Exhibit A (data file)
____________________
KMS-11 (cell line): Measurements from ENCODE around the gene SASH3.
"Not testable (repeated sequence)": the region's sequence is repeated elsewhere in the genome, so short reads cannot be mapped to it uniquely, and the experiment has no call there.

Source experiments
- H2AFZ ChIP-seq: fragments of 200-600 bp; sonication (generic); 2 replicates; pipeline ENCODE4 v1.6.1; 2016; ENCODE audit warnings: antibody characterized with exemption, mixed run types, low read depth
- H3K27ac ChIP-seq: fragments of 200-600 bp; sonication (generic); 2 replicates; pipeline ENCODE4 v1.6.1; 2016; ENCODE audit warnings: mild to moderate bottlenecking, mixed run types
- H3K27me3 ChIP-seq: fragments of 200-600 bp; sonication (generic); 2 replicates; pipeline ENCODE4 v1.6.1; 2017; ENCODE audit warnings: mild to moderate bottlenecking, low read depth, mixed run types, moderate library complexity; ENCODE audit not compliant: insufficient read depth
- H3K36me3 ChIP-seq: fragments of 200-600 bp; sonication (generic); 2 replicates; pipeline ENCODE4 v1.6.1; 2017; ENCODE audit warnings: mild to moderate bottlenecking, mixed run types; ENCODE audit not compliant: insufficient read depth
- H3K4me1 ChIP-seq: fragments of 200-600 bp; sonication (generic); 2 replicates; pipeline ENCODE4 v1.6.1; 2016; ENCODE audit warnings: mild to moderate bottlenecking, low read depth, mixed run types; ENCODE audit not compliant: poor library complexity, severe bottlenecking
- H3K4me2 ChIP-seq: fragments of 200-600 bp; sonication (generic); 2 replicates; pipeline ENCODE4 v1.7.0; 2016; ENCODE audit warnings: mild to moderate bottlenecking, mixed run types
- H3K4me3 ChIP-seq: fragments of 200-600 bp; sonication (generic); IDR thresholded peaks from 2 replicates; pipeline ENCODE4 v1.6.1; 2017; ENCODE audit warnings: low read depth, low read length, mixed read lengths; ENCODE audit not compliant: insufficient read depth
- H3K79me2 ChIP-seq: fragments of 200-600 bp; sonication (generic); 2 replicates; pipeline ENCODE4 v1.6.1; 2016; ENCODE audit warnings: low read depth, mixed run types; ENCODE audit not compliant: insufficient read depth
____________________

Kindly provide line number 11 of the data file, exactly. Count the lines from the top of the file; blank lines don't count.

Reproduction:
- H3K79me2 ChIP-seq: fragments of 200-600 bp; sonication (generic); 2 replicates; pipeline ENCODE4 v1.6.1; 2016; ENCODE audit warnings: low read depth, mixed run types; ENCODE audit not compliant: insufficient read depth